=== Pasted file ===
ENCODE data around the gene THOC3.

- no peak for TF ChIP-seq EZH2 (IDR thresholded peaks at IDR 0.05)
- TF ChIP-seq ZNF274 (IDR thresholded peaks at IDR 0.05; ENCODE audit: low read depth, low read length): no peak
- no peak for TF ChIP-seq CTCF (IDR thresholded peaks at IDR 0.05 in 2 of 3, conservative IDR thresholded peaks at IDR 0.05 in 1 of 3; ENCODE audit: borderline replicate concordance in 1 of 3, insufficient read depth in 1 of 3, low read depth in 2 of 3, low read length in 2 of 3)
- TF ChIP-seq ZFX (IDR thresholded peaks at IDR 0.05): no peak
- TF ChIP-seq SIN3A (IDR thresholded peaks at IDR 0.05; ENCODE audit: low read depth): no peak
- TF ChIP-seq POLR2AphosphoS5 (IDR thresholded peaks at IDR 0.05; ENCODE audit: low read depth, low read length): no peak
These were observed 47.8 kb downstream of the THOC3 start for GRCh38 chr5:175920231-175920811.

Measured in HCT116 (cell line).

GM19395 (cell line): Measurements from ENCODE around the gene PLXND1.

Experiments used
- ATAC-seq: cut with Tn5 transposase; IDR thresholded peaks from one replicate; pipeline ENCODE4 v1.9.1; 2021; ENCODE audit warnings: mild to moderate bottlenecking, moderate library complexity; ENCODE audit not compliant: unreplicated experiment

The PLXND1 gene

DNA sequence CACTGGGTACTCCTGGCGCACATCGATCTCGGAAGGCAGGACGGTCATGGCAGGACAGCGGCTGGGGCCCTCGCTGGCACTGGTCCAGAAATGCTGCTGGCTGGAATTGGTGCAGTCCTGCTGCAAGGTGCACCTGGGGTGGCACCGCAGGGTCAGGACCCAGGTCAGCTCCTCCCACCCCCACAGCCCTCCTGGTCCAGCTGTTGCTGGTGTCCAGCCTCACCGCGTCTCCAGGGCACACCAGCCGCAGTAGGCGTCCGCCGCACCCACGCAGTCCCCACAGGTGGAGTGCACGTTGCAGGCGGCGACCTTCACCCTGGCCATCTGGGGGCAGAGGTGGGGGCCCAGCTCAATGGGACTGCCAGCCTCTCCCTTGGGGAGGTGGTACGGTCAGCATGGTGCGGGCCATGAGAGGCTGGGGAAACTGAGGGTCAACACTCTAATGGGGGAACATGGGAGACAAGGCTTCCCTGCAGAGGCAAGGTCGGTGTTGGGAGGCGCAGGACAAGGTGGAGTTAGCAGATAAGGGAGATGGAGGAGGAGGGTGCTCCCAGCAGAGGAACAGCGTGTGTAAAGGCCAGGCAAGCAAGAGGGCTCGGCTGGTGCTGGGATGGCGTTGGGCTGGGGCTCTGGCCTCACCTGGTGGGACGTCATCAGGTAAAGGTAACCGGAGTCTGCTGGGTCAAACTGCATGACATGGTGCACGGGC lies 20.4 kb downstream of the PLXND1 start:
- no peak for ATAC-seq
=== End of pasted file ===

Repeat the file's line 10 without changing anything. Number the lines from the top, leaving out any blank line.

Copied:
GM19395 (cell line): Measurements from ENCODE around the gene PLXND1.